The WF particles were oven-dried prior to use. First, the WF and the PVC resin were blended at 80 °C in a high-speed mixer at 1600 rpm (SHR-10A, Zhangjiagang, China). The mixture was extruded in the shape of a rod by a co-rotating twin-screw extruder (JIEENTE SHJ-20, Nanjing, China) with the temperature range of 150 °C to 180 °C and an average rotation speed of 40 rpm. The granules were transferred to a conical twin-screw extruder (JINWEI SJZ-65, Suzhou, China) to produce 5-mmthicksheet samples. The processing temperature during extrusion was set at the range of 115 °C to 170 °C from hopper to die zone. The rotational speeds of the twin screw and single screw were 20 rpm and 8 rpm, respectively. The composite formulations are given in Table 1.
Table 1. Composite Formulations
Artificial Accelerated Algal Resistance Test
The artificial accelerated algal resistance tests of the specimens with the four algal species were carried out according to the standard of GB/T 21353 (2008). Each 1.0 mL algal sample was pumped using a sterile pipette from the four algal suspensions and was pipetted into the prepared liquid culture medium. The liquid culture medium was maintained for two weeks under suitable conditions. The mixing suspensions with four algal species were prepared by incorporating the same amount of each algal sample to the suspension media. The sterilized samples with the dimensions of 30 mm (length) × 30 mm (width) × 5 mm (thickness) were placed into petri plates. Subsequently, the surface of each sample was sprayed with an equal amount of algal suspension using a spray bottle. Petri plates were stored at 25 ± 2 °C, 1000 to 3000 lx 14:10 h light/dark cycles, and 80 % relative humidity for 4 weeks.
Artificial Accelerated Mould Resistance Test
The artificial accelerated mould resistance tests of the specimens were conducted in accordance with GB/T 24128 (2009). Five mould fungi species were selected for use in this test. The culture of each fungus was initially inoculated on potato dextrose agar in petri plates at 28 °C and relative humidity of 85 % until the whole surface of the petri plates was covered with fungal hyphae. A few spores were gently scraped using a nichrome inoculating wire and then poured into a test tube with 10 mL of sterile water to make a spore suspension. The suspension was vigorously vibrated in an Erlenmeyer flask with solid glass beads in order to separate spores and break the spore clumps. It was subsequently filtered and centrifuged to recover the precipitate. Finally, the five types of mould mixing suspension were obtained by adding each type of suspension of mould spore at the same addition amount. The composite specimens with the same dimensions as the samples of algal resistance were dried and sterilized prior to the tests. The surface of each sample was sprayed with equal amount of mixing mould inocula suspension and covered. Petri plates were kept at 28 ± 2 °C and 80 % relative humidity for 4 weeks.
The surface and fracture morphology of the specimens were assessed through imaging with a scanning electron microscope (SEM). The surfaces were prepared by sputter-coating with gold to prevent electrical charging, and were imaged with a Hitachi S-3000N microscope (Hitachi, Tokyo, Japan) with an acceleration voltage of 10 kV.
Water Absorption and Thickness Swelling Tests
Specimens with dimensions of 20 mm × 20 mm × 5 mm (length × width × thickness) were completely immersed in distilled water at 25 ± 2 °C for 24 days. The weights of samples were measured every day. The water absorption and thickness swelling rates of the samples were calculated according to Eqs. 1 and 2. Ten replicate specimens for each group were tested for standard deviations,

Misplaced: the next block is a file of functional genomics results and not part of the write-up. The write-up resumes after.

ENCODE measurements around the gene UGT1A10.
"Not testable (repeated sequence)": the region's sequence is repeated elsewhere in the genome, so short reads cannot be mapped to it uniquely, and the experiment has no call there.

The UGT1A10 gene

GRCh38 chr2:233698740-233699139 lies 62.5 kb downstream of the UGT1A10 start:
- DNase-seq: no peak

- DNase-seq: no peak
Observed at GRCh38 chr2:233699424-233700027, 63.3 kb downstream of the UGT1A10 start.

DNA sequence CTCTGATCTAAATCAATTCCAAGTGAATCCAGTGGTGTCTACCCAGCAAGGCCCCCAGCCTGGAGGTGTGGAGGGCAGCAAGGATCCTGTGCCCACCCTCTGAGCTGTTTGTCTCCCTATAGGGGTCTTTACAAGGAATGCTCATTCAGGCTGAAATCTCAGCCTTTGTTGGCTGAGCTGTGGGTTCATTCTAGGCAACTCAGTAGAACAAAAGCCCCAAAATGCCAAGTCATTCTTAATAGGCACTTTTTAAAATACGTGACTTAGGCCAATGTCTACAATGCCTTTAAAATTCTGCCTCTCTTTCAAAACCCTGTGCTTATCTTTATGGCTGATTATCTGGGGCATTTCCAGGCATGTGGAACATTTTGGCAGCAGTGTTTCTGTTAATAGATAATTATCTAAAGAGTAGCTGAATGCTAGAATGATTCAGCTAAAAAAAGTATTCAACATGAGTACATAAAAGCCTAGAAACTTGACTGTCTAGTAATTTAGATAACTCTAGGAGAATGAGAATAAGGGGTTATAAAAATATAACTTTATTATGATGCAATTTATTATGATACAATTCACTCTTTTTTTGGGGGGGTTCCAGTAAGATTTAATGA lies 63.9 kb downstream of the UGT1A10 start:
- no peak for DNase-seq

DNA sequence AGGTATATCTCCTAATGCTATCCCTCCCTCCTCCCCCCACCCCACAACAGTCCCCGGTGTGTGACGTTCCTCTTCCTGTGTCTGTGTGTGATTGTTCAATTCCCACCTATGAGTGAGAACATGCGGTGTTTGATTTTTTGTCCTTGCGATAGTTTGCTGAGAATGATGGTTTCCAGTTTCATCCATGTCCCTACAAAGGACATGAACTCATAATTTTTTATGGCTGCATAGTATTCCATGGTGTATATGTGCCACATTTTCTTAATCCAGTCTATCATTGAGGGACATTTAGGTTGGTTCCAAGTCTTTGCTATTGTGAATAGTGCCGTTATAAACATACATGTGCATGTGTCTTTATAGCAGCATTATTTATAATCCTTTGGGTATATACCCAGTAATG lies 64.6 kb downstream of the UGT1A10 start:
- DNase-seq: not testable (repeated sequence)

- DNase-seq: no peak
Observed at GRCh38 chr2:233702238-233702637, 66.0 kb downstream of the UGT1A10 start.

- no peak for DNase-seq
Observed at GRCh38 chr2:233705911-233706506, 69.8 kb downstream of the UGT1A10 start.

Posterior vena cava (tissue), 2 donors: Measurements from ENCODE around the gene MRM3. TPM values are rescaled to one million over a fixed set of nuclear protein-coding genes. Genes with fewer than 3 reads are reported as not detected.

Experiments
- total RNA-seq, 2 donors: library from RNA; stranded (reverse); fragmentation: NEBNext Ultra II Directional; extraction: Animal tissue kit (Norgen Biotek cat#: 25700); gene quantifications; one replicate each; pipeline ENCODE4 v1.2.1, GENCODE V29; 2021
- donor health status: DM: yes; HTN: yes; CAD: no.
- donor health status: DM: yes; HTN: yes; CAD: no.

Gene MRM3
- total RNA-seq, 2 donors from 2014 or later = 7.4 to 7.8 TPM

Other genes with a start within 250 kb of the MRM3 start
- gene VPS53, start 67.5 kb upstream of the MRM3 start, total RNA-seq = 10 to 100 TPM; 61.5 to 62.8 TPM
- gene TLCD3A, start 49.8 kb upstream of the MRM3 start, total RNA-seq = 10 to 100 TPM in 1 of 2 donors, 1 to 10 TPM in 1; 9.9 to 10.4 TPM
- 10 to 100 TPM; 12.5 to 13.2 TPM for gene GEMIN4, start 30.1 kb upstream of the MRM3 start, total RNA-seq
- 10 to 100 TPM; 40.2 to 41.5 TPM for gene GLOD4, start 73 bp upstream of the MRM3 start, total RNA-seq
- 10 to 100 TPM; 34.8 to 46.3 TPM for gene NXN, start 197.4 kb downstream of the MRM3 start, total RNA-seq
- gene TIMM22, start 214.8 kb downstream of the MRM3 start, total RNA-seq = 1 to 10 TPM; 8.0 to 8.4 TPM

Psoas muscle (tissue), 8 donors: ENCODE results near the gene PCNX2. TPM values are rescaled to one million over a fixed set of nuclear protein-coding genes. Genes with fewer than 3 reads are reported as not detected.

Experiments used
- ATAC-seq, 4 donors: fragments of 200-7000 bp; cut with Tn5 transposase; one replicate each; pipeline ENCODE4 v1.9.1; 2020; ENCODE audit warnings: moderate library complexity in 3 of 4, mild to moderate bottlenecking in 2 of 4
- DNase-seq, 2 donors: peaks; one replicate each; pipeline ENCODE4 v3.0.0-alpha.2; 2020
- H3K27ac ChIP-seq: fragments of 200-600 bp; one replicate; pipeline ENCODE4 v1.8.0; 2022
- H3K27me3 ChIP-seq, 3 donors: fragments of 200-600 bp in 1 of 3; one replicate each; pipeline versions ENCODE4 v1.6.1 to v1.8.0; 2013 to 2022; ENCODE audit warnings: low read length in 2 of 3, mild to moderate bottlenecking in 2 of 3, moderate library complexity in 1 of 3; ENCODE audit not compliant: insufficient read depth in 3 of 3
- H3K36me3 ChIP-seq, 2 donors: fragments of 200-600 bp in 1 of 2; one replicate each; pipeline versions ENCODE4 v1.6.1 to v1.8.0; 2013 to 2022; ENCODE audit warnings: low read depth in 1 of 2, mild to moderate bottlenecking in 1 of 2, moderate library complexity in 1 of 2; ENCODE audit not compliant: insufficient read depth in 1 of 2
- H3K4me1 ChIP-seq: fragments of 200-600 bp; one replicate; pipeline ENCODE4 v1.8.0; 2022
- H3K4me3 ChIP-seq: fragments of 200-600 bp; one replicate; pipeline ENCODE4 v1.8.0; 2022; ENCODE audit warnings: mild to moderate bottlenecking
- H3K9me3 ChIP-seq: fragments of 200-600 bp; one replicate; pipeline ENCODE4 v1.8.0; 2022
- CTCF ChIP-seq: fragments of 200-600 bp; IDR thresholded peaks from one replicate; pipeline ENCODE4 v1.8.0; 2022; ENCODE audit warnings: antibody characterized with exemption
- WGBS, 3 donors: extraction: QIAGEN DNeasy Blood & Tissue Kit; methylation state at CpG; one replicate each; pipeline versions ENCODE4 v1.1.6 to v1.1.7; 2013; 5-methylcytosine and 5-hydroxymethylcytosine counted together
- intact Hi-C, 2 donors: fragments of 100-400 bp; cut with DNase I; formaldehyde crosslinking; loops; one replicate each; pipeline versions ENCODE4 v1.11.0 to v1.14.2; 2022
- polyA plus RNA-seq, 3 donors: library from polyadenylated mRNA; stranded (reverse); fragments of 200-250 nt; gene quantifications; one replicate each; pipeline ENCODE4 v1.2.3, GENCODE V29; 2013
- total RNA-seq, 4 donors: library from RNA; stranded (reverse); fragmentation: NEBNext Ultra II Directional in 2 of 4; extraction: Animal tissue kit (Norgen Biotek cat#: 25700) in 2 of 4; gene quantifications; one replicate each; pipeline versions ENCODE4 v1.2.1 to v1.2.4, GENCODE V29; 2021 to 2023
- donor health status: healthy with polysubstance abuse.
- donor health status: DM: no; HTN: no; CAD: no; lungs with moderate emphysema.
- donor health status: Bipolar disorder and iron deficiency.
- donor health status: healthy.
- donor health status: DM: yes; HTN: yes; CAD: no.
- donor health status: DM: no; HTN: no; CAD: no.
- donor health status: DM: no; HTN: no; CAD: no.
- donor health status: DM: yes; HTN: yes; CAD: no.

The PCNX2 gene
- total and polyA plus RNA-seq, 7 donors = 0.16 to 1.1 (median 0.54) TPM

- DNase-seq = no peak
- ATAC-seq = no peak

where WA is the water absorption rate (%), m0 is the weight (g) of the samples before testing, and mt is the weight (g) of the samples at certain time,
where TS is the final thickness swelling rate (%), h0 is the thickness (mm) of the samples before testing, and ht is the thickness (mm) of the samples after testing.
RESULTS AND DISCUSSION
Visual Appearance Analysis of Algal Colonization
Figure 1 illustrates the algal colonization of the WPCs samples with various addition amounts of ESO after an incubation period of 28 days. There were obvious visual differences in the algal growth on the different composites.
Fig. 1. Algal colonization of WPC with (a) 0 phr, (b) 5 phr, (c) 15 phr, (d) 25 phr, and (e) 35 phr ESO
The WPCs samples (ESO-0 and ESO-5) in Fig. 1(a, b) that had 0 phr and 5 phr ESO treatment were not significantly affected on their surface, which meant that both had relatively superior resistance to algal growth. However, the surfaces of WPCs samples (ESO-15, ESO-25, and ESO-35) were covered with more algae when the addition amount of ESO increased from 0 phr to 35 phr, as seen in Fig. 1(c to e). This demonstrated that the algal resistance decreased with the increased amount of ESO.
Table 2 shows that there was a relatively stable growth (level 1) for the groups ESO-0 and ESO-5 with the testing time gradually prolonged from 0 to 28 days. The groups ESO-25 and ESO-35 displayed an increasing trend when the testing time varied from 14 to 28 days, corresponding with level 2 to level 3 and level 2 to level 3 to 4, respectively. In addition, the algal growth level of the ESO-15 group gradually increased from level 1 to level 2, and then from level 2 to level 2 to 3, corresponding to the increase of time from 7 to 14 days and then from 14 to 28 days, respectively. This result suggested that the algal colonization was stepwise because the algal growth required a certain time.
Table 2. Algal Growth Level of WPCs with Various Addition Amounts of ESO
Fig. 2. The mould colonization of the WPCs with (a) 0 phr, (b) 5 phr, (c) 15 phr, (d) 25 phr, and
(e) 35 phr ESO
Visual Appearance Analysis of Mould Colonization
Mould resistance analysis showed similar results as the algal resistance analysis. As shown in Fig. 2 and Table 3, a small amount of mould was found on the surfaces of ESO-0 and ESO-5, with growth levels of 2 and 2 to 3, respectively. The surfaces of ESO-25 and ESO-35 were covered with a great amount of mould, as shown in Fig. 2(d, e), which corresponded to the mould growth level of 4 at 28 days. Thus, they exhibited poor resistance to mould growth. The mould growth level of ESO-15 was in the middle, corresponding to the level 2 to 3. As more ESO was added in the WPCs formulation, the mould growth levels of the WPCs samples were weaker. Comparing the data in Tables 2 and 3, the mould growth levels of the WPCs specimens with the same addition amount of ESO were lower than the mould growth level in the first 7 days, but there was a higher growth level for the mould than the algae after the 28-day period. Specifically, the final mould growth level of WPCs specimens, on average, increased by 1 level compared with final algae growth. Hence, the colonization speed and intensity of the mould were higher than the algae.